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Allergy Testing Definition and Information
Allergy Testing is a diagnostic procedures to determine the allergens responsible for HYPERSENSITIVITY REACTION. The most specific ALLERGY test is the allergy SKIN test, also called a scratch test or a patch test. For this test, the allergist uses the inside of the arm or a section of the back to expose the body to suspected allergens. The allergist places a small drop of a solution containing the ALLERGEN on a marked spot on the skin, then uses a sterile picklike instrument to scratch the surface of the skin.
This exposes the IMMUNE SYSTEM to the suspected allergen. If a WHEAL (raised welt) forms on the site within 15 minutes, the test is positive for the allergen. For a typical allergy skin test, the allergist may test a number of substances at the same time, each on a different site on the skin. The allergy skin test tells the allergist the precise allergies an individual has. The allergy skin test helps the allergist strategize the most effective treatments and is necessary before DESENSITIZATION treatments.
Though it is rare, a person who has a strong allergy may have an intense reaction during an allergy SKIN test, including ANAPHYLAXIS, that requires urgent medical treatment.
A radioallergosorbent test (RAST) is a blood test that measures the amount of IMMUNOGLOBULIN E (IgE) in the BLOOD circulation when allergy symptoms are present. An amount higher than normal level of serum IgE indicates a hypersensitivity reaction. The RAST does not identify the specific allergen. There is no risk for the RAST to cause a hypersensitivity reaction because it does not expose the person to any allergens.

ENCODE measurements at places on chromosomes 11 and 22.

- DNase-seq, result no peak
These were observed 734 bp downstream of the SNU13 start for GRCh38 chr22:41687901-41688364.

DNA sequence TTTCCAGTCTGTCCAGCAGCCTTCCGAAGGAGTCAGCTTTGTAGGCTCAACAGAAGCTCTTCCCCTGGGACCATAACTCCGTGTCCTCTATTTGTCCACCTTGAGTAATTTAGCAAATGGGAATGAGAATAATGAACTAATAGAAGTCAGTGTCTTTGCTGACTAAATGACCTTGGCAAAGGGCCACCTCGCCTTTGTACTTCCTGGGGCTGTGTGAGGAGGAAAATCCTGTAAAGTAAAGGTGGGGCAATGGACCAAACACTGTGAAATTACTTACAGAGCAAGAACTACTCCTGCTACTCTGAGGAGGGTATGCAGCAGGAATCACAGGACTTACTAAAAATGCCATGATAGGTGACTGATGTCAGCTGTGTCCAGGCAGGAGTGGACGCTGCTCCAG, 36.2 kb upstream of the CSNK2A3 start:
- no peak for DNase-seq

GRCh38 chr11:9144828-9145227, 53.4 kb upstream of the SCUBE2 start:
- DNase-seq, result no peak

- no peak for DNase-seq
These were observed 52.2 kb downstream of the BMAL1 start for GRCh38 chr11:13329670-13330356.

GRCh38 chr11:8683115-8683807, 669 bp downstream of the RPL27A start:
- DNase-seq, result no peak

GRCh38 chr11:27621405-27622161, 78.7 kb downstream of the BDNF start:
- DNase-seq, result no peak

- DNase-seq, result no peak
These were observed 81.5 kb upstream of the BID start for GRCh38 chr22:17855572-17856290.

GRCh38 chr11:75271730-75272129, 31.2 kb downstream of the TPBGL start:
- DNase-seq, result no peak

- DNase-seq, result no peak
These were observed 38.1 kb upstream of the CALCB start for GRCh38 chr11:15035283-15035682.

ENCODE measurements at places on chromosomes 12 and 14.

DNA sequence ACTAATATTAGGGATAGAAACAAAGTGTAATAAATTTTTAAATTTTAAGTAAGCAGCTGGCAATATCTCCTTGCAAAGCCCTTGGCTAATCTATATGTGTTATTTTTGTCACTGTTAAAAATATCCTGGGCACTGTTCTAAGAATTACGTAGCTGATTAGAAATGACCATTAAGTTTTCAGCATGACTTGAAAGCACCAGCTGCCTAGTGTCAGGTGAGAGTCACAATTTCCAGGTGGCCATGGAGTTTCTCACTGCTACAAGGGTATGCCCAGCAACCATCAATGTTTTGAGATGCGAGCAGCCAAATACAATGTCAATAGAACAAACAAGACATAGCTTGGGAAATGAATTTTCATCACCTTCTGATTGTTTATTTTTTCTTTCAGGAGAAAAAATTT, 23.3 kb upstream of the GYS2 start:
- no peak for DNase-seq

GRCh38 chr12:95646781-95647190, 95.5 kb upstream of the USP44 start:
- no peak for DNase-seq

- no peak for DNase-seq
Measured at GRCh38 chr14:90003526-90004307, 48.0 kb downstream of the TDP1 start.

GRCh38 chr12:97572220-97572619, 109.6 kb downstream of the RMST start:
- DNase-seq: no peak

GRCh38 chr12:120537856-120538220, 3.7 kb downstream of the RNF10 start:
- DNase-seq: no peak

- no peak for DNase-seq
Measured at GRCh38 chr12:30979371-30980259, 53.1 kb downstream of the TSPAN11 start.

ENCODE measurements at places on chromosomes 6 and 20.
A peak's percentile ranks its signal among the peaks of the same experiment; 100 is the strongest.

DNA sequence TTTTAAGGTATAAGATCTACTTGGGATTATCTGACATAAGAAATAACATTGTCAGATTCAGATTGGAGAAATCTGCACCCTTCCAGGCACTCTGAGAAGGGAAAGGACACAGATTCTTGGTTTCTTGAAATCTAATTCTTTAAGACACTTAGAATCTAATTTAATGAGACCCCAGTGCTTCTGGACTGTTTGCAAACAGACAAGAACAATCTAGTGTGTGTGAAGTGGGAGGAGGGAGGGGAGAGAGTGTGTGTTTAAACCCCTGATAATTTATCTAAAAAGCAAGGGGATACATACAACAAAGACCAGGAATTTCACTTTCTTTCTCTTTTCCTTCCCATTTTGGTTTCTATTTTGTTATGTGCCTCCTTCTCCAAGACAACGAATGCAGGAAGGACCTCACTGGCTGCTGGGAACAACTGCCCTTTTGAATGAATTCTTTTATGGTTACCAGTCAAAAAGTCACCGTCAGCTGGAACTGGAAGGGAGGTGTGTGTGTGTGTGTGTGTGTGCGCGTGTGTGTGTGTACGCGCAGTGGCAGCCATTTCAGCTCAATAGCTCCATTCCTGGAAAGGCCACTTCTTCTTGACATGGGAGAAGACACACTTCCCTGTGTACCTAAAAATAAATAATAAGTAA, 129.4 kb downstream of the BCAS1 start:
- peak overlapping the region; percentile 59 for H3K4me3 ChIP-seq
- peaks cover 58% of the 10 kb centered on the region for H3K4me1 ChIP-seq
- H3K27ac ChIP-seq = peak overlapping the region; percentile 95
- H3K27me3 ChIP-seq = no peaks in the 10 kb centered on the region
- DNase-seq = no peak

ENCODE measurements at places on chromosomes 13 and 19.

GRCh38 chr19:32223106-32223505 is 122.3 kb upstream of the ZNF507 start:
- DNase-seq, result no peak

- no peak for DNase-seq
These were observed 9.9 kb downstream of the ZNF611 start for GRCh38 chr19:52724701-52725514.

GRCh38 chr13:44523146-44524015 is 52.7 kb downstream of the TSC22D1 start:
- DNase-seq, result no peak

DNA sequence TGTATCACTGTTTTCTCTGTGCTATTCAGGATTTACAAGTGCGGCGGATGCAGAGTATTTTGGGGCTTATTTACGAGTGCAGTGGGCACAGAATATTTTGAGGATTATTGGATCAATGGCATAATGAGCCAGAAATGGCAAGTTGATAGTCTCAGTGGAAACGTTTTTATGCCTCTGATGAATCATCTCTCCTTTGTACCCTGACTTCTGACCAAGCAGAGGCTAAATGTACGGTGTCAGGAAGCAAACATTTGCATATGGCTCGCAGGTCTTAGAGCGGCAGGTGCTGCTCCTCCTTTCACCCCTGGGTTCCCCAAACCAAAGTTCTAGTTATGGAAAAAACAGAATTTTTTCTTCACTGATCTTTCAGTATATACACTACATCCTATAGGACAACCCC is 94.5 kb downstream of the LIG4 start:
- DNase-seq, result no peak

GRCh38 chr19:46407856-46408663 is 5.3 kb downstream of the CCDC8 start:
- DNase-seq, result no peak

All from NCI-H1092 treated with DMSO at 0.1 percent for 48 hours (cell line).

A food-elimination diet is the preferred allergy test to identify potential FOOD ALLERGIES. The person eliminates specific foods from his or her diet for several weeks, then reintroduces them one at a time and notes whether there are corresponding symptoms. An important part of a food-elimination diet is keeping an accurate food diary that records symptoms and other perceptions during the test. This allergy test is somewhat subjective, though often results in connecting specific foods with allergy symptoms.
Another test for food allergies is the food challenge, which takes place in a hospital. The allergist gives the person certain foods, often mixed with other foods, without the person knowing, then observes and documents any symptoms that develop. There is a risk that the food challenge may cause a hypersensitivity reaction that would require immediate medical intervention; this is why the test takes place in a hospital or other emergency-ready facility.